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Prostatitis - Inflammation of Prostate Gland

By , BPharm

Prostatitis is a health condition involving inflammation of the prostate gland, which becomes red and swollen. It is relatively common and believed to affect up to 15% of men at some stage throughout their lifetime, usually between the ages of 30 and 50.

Symptoms

Men with prostatitis may experience symptoms such as:

  • Pain or discomfort in the pelvis and lower back
  • Difficulty and pain to pass urine
  • Increased frequency of passing urine
  • Low libido
  • Pain upon ejaculation

These symptoms often persist for extended periods of time, although the severity of symptoms can vary greatly from day to day. If they present suddenly and are particularly severe, it is likely an infection is the cause and should be treated as soon as possible.

When prostatitis is suspected, other medical conditions involving the prostate gland should be considered and eliminated. Enlarged prostate, for example, can be related to prostate cancer and should be investigated. It is usually older men that present with enlarged prostate, although it should always be considered given the serious nature of the condition.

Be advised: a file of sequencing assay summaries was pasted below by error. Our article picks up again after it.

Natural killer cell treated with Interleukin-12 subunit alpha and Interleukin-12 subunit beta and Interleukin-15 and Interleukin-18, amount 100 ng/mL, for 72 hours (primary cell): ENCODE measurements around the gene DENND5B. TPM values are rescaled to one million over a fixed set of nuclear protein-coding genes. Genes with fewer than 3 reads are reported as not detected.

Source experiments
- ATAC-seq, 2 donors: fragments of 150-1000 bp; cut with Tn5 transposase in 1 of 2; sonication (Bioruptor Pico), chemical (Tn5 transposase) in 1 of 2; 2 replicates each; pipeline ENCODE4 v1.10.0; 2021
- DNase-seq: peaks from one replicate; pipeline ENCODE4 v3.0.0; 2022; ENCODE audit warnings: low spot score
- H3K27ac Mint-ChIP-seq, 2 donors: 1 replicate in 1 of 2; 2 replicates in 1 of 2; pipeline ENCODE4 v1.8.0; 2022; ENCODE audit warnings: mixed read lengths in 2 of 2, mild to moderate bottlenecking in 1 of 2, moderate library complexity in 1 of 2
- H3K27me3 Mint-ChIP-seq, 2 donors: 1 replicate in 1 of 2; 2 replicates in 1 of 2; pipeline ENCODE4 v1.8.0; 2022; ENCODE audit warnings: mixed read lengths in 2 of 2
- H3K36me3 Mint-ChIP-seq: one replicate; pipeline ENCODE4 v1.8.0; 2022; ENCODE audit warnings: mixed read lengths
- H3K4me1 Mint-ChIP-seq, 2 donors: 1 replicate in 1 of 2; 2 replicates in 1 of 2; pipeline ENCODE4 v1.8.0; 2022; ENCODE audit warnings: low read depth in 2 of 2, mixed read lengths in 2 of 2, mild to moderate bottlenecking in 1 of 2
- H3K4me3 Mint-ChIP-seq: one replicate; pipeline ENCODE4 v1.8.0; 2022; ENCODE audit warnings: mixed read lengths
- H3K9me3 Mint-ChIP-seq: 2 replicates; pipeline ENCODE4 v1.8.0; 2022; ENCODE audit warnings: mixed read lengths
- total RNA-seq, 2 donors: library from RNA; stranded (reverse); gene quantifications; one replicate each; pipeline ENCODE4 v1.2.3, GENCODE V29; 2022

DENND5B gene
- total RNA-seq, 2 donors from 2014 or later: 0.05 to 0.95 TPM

Causes

For most affected men, inflammation of the prostate gland occurs without any evidence of infection. For the chronic condition, which can persist for several months, the cause is particularly unclear. It is thought that bacteria may create a biofilm over the prostate gland, resulting in long-term symptom, although there is not strong evidence to support this.

In some cases, prostatitis can be cause by a bacterial infection of the prostate gland. Symptoms usually present more quickly and with greater severity, requiring immediate medical attention.

Treatment

To address symptoms of pain associated with prostatitis, painkillers can be used. Paracetamol and NSAIDs such as ibuprofen are the most common options, chosen for their favorable side effect profile and suitable results.

A course of antibiotics is indicated if a bacterial infection is suspected to be causing the condition. A relatively long course of up to four weeks is most often prescribed for complete eradication of the infection and to ensure it is not able to grow back.

Particularly for men with weak urinary flow, alpha-blockers like tamsulosin may be used to manage the condition in the long-term. It is worth noting that it may take a few months for the full effect to produce results.

Occasionally other medications are also used to treat the condition. Finasteride, which is commonly used in the treatment of prostate enlargement, sometimes has a place in therapy. Additionally, amitriptyline or gabapentin may provide an alternate method of pain relief.

References

Last Updated: Mar 12, 2015

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